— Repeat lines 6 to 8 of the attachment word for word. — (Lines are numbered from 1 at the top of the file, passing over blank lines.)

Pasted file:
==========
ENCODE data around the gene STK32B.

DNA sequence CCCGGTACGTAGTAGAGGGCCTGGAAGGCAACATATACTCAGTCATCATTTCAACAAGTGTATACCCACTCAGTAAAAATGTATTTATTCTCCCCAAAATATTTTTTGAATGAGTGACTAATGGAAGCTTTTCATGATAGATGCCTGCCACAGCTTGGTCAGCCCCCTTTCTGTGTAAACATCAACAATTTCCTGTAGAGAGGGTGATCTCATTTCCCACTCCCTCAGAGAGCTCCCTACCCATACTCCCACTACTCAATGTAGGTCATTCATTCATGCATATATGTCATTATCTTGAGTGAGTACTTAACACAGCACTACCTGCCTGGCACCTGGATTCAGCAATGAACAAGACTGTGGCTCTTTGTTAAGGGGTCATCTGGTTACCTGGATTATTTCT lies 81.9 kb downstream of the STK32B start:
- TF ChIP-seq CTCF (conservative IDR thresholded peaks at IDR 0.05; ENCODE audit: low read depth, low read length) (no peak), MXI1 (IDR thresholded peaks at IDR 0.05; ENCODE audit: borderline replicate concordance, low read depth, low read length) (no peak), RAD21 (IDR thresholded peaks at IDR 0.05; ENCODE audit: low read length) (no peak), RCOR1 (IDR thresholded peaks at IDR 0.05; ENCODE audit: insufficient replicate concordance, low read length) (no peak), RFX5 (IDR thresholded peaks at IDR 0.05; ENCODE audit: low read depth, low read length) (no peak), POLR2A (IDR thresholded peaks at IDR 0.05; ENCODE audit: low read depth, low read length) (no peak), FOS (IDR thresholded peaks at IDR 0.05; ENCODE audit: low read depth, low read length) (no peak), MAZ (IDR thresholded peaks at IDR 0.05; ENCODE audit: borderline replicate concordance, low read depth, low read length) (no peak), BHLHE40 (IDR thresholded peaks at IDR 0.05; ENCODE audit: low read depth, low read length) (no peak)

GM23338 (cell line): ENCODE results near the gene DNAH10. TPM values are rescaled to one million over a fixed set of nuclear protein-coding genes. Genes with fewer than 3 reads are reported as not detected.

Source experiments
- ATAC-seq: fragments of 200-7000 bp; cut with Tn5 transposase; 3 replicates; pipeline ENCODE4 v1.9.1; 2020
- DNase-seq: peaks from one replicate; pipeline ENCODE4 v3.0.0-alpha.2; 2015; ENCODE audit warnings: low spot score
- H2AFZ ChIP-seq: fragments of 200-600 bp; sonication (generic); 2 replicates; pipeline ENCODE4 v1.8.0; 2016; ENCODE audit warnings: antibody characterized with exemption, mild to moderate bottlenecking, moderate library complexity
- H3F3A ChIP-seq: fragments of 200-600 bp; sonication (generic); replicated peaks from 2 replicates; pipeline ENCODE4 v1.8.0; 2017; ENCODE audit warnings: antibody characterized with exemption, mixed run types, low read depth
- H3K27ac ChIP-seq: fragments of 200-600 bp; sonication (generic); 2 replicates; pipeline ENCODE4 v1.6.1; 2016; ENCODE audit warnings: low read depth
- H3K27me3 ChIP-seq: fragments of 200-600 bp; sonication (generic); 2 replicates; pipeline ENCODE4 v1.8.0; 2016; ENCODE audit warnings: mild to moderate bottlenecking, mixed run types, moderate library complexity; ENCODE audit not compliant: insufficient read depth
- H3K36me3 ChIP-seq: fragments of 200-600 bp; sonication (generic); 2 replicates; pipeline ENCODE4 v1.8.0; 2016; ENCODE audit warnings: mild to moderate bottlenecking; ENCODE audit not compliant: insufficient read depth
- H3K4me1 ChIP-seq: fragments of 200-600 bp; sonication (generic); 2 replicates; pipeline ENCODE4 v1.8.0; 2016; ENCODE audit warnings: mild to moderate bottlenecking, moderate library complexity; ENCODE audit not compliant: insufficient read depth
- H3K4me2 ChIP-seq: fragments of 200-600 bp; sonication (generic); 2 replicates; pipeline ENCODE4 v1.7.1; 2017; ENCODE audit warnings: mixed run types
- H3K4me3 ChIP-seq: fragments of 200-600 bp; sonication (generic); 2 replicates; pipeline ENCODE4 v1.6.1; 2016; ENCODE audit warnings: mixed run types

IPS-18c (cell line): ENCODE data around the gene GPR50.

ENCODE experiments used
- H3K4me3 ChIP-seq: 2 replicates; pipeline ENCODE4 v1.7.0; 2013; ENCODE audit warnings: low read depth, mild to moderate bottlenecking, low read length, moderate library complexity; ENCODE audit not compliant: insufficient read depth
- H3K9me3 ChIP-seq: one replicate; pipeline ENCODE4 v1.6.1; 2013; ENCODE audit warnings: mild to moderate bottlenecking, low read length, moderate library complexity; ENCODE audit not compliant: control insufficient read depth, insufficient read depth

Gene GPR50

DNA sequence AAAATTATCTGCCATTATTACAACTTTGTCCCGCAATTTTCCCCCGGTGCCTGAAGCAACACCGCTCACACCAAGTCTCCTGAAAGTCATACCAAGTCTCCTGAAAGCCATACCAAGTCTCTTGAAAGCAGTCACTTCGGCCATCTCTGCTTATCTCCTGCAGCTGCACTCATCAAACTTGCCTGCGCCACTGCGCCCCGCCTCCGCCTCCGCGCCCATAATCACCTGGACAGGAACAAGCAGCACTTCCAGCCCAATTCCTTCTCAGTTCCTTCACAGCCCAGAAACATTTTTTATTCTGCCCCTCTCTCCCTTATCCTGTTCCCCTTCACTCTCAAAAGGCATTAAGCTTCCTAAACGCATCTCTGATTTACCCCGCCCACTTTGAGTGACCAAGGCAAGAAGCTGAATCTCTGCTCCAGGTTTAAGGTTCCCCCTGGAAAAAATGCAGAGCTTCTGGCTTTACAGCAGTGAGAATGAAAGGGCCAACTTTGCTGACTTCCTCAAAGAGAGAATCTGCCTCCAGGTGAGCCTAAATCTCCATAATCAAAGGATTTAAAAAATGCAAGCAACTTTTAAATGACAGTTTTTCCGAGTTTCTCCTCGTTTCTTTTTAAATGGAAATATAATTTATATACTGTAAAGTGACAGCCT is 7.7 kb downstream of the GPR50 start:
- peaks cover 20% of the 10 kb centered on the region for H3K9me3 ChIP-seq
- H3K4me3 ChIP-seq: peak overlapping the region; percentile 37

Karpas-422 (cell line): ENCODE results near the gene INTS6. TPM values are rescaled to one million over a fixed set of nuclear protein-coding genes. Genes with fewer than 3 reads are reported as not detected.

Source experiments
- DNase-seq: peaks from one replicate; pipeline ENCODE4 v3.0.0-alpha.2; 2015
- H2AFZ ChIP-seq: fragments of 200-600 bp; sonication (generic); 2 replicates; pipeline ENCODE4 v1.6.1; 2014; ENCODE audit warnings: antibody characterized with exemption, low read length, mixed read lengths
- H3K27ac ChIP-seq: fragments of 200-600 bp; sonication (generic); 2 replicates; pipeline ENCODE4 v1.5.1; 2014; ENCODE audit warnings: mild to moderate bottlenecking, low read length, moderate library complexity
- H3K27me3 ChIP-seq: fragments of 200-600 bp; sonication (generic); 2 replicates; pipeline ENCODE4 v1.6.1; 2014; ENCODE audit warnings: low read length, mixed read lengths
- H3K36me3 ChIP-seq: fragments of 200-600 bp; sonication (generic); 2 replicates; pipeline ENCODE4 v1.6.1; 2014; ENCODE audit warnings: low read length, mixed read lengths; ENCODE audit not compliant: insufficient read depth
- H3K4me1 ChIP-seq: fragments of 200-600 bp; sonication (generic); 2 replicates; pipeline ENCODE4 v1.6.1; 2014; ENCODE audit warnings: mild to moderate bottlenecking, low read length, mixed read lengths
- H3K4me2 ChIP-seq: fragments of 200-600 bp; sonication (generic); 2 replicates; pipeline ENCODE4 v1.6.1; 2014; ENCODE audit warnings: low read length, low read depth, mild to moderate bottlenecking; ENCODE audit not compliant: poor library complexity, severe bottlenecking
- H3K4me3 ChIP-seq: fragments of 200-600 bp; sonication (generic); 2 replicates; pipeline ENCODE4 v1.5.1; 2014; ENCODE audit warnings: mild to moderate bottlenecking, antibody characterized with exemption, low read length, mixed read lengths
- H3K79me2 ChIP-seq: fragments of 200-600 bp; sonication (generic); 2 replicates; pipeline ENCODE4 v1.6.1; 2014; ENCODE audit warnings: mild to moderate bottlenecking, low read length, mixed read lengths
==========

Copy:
- ATAC-seq: fragments of 200-7000 bp; cut with Tn5 transposase; 3 replicates; pipeline ENCODE4 v1.9.1; 2020
- DNase-seq: peaks from one replicate; pipeline ENCODE4 v3.0.0-alpha.2; 2015; ENCODE audit warnings: low spot score
- H2AFZ ChIP-seq: fragments of 200-600 bp; sonication (generic); 2 replicates; pipeline ENCODE4 v1.8.0; 2016; ENCODE audit warnings: antibody characterized with exemption, mild to moderate bottlenecking, moderate library complexity